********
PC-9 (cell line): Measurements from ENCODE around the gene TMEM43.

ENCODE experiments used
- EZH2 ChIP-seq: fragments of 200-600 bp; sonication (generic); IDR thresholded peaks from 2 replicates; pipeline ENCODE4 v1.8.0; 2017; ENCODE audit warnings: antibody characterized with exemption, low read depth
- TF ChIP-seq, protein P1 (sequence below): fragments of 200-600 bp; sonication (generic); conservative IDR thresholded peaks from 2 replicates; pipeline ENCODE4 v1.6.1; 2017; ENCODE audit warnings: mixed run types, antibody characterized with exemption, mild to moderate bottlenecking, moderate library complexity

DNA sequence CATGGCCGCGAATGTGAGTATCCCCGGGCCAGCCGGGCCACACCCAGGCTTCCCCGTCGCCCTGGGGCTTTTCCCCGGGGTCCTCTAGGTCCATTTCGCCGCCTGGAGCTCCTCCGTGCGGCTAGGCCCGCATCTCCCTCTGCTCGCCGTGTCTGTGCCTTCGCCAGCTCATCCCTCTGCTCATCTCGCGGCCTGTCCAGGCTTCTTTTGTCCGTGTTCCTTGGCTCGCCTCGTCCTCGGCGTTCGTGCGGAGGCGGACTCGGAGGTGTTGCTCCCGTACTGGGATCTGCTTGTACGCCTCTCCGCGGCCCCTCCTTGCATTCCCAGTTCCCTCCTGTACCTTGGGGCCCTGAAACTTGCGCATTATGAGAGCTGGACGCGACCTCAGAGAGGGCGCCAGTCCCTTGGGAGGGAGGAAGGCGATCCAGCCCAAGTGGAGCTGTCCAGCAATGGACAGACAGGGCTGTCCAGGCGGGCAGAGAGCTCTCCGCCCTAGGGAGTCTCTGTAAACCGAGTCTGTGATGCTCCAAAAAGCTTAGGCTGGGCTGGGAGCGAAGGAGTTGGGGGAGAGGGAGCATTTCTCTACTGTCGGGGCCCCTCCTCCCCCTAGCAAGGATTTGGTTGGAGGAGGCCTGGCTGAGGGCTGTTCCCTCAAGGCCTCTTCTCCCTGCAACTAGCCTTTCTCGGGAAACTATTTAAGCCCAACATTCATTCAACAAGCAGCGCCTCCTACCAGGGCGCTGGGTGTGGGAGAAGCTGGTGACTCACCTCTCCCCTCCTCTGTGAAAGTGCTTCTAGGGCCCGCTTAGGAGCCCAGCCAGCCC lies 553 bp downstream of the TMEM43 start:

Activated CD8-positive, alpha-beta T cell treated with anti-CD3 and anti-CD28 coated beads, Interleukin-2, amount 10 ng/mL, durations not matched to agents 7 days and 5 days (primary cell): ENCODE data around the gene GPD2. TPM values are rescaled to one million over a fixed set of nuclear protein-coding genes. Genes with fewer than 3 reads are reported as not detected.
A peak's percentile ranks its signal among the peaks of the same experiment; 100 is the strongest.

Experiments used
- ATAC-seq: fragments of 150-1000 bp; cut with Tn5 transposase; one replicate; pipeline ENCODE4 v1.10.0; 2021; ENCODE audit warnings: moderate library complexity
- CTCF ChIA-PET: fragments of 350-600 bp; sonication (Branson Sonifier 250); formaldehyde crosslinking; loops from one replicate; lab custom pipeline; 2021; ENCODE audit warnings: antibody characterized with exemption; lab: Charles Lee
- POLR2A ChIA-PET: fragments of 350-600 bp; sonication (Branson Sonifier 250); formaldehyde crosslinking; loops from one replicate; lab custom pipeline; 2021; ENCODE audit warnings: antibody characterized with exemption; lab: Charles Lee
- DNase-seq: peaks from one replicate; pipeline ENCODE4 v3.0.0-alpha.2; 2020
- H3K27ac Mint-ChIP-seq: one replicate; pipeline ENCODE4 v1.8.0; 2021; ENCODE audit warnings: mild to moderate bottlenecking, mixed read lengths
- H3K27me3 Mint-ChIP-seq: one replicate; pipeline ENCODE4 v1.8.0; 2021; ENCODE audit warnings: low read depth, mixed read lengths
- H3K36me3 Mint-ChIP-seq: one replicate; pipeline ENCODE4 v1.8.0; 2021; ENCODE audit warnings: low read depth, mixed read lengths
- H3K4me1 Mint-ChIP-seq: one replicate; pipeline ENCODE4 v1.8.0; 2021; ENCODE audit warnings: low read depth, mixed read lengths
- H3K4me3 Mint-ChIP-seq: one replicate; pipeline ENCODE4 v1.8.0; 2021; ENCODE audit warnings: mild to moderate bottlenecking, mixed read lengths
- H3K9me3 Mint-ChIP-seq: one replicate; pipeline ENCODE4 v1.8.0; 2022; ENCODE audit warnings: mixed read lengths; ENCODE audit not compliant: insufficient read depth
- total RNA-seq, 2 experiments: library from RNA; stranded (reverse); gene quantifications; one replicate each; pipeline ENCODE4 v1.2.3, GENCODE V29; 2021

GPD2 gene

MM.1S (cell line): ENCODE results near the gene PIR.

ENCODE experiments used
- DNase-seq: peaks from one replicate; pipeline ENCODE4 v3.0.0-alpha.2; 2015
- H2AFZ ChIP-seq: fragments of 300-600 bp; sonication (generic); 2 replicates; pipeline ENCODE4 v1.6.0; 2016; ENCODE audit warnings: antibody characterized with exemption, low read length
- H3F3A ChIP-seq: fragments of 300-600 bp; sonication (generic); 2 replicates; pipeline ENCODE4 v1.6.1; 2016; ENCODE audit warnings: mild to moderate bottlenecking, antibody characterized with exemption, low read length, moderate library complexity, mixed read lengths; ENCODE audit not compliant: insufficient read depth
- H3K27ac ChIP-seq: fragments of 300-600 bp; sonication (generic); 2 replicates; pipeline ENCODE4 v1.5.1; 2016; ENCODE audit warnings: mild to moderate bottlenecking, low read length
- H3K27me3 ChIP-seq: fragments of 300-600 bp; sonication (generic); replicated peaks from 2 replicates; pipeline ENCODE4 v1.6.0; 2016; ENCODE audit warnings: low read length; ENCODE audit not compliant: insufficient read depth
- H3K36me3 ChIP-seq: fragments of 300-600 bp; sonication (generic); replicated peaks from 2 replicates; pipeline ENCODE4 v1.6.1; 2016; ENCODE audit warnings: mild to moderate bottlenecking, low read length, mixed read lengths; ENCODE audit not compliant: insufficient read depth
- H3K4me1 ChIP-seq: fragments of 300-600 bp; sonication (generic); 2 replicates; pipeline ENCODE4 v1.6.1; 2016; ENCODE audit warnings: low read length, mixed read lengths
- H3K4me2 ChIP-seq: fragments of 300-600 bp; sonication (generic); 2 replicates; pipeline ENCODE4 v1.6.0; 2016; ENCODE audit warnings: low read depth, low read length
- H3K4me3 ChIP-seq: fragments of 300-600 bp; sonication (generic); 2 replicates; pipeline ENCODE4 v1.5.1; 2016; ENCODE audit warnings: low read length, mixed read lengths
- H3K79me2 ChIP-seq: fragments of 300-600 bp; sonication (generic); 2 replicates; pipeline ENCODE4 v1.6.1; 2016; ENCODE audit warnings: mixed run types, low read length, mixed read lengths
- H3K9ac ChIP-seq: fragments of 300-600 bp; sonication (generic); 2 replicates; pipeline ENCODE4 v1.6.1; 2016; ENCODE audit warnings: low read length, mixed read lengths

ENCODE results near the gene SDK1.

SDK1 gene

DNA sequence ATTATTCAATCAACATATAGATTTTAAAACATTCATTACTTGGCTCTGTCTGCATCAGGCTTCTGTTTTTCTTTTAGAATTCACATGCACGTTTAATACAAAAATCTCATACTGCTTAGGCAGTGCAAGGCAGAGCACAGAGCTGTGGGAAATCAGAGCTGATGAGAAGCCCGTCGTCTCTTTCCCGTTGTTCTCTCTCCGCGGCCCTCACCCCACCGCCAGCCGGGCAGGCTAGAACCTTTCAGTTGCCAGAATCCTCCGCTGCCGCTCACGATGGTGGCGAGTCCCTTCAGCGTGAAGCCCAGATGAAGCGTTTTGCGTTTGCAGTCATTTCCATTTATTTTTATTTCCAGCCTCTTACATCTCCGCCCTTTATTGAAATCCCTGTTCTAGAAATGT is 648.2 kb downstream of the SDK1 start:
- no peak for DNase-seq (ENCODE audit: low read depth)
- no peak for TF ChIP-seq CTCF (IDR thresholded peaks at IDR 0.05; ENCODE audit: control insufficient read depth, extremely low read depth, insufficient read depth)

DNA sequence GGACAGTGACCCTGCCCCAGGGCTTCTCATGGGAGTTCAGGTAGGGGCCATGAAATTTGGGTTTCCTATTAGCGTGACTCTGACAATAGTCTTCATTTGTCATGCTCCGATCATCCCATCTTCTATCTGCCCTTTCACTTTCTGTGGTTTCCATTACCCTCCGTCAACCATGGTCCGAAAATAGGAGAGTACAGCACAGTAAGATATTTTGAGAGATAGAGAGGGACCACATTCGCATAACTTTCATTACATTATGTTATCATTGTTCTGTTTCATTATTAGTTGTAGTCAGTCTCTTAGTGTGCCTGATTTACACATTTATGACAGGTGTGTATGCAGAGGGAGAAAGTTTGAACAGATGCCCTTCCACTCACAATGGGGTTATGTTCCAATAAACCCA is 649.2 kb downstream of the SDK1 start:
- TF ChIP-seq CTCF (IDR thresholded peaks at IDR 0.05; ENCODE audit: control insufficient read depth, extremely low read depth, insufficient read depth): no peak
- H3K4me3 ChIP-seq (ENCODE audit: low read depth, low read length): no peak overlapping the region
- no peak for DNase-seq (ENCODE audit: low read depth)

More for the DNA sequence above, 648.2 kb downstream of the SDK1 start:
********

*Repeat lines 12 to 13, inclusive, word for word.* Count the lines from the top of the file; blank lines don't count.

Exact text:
- DNase-seq: peaks from one replicate; pipeline ENCODE4 v3.0.0-alpha.2; 2020
- H3K27ac Mint-ChIP-seq: one replicate; pipeline ENCODE4 v1.8.0; 2021; ENCODE audit warnings: mild to moderate bottlenecking, mixed read lengths